The camera allows you to fine tune the quality of the audio and also allows you to monitor it, by including a 3.5mm jack. It also has a built-in stereo microphone.
While all these changes are inside, the physical appearance of the camera is almost identical to the D7000. There is not much to complain about in terms of handling. In fact, most of the minor niggles that plagued the D7000 (and even the D600) have now been sorted. For instance, the OK button at the centre of the thumbpad can now be configured to give a direct 100% view, to confirm focus.
The new ‘i’ button works well for video. It allows you to tweak the main settings while using Live View, without delving into the main menu. The only complaint from a video perspective is the lack of a tilt-and-swivel LCD screen. The cheaper D5200 has one, as does the competition.
The D7000 had great noise performance, a significant leap over the D90 which it had replaced. The D7100 does not raise the bar as much. On a per-pixel level, the noise performance is similar to the D7000, only with eight extra megapixels. It is good, but does not compare to the class-leading APS-C sensors from Fujifilm.
In terms of detail captured, the D7100 performs better than the other 24MP sensors of Nikon, probably due to the omission of the low pass filter. However, remember that unlike the D7000, this is not a very forgiving sensor. It exposes the flaws of your lenses and amplifies them further. It is best to invest in some high quality lenses.
You also need to be doubly careful of your own technique—everything from choosing the right aperture to avoiding any sort of camera shake become even more vital.
Dynamic range is stunning. The JPEG files have a lot of detail that one can pull out from the shadows. Metering is accurate, but on the rare occasion that you may blow out the highlights, the RAW files have a lot of latent detail. Battery life is excellent.
There is very little to dislike about the D7100. It is a solid upgrade of a camera that was already excellent. while I cannot help appreciating the finesse achieved by APS-C DSLRs, I cannot help wondering… what lies next? The D7100 incorporates the best of so many worlds that it is really difficult (but well, exciting) to envision a non-pro camera that will take the bar even further.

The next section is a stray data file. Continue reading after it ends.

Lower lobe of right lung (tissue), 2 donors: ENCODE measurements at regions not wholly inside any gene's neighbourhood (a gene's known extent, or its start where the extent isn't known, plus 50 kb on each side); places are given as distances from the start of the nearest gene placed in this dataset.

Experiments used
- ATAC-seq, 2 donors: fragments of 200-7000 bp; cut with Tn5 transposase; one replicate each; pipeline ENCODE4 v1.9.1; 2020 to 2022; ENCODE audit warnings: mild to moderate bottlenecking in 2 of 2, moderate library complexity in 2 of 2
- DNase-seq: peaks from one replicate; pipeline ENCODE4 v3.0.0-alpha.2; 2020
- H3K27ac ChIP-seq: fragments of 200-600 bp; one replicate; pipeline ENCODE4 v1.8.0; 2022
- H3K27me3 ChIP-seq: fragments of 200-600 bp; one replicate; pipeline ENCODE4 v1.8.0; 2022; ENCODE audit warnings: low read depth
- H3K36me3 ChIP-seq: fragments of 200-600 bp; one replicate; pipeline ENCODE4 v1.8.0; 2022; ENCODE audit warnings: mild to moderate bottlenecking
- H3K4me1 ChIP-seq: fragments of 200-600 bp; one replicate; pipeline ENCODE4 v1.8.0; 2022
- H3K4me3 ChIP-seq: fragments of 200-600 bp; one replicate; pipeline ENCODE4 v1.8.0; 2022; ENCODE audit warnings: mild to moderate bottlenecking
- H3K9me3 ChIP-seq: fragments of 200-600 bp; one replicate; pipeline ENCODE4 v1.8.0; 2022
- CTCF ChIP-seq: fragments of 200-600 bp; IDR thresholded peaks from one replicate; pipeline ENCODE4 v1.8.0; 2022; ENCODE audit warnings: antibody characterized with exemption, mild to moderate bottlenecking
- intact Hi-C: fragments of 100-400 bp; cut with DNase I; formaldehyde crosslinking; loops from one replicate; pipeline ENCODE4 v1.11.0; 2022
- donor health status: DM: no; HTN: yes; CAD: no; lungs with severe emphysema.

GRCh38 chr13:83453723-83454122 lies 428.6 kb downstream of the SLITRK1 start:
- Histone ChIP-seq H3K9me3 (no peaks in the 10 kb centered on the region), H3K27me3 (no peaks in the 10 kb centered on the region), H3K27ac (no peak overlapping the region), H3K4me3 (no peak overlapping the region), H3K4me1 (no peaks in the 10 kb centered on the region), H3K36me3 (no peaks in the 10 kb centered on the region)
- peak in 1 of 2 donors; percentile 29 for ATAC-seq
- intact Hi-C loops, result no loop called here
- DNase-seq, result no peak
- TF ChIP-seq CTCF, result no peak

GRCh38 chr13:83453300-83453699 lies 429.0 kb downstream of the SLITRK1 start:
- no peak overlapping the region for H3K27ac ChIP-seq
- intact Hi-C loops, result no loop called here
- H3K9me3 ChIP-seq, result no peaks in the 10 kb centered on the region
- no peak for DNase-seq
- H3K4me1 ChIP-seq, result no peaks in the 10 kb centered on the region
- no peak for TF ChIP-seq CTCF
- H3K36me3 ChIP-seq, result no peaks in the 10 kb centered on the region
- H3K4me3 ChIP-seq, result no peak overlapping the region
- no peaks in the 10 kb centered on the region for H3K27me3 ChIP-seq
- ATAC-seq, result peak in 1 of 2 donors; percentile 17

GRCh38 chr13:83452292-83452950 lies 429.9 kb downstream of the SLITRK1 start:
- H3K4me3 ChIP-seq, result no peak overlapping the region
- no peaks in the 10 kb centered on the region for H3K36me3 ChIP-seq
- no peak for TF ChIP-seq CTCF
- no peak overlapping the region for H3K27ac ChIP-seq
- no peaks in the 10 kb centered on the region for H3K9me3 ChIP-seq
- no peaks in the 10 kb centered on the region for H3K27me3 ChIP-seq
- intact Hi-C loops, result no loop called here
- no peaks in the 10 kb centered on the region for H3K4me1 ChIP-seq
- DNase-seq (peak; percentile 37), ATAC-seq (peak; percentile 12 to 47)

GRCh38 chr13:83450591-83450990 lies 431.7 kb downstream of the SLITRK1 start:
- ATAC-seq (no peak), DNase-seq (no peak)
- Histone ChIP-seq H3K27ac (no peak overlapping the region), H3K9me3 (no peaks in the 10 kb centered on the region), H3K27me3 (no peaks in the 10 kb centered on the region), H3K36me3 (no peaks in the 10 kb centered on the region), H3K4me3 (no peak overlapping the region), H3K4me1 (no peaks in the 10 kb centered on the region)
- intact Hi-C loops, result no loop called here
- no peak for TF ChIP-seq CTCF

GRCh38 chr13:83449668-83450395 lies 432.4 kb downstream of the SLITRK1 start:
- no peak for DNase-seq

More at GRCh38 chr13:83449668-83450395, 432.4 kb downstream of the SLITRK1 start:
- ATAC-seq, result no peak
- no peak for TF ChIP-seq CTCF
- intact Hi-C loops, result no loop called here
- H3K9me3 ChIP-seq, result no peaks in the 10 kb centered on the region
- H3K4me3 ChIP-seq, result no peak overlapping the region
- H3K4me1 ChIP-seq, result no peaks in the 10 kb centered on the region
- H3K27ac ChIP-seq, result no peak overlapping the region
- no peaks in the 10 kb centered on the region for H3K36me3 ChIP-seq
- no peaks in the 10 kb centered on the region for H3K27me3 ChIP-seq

Also, D300S users would be understandably worried. The D7000 and D7100 are several steps ahead in terms of image quality, but lack the body balance and hands-on ergonomics of the larger bodies. Is the D7100 the new DX flagship? Or is there a D400 in sight?
While there are no clear answers yet, there is no doubt that the D7100 will be a great buy for serious hobbyists and professionals who prefer the extra reach of an APS-C sensor.
Dual card slots, 51-point AF system, no optical low pass filter, 6fps
Excellent battery life, superb detail and dynamic range, extremely quick AF
Partly made of magnesium allow with weather sealing graded as high as the D800
Solves most quirks that plagued the D7000, no tilting LCD, irritating mode dial lock
|Warranty & Support
Widespread service network in India
|VALUE FOR MONEY||3½/5 Stars|
|Who should buy it?||Landscape photographers and other professionals who value extra reach.|
|Why?||The omission of the low pass filter translates to stunning detail, if you use good optics. Until the D300S/EOS 7D upgrades arrive, this is the best APS-C DSLR around.|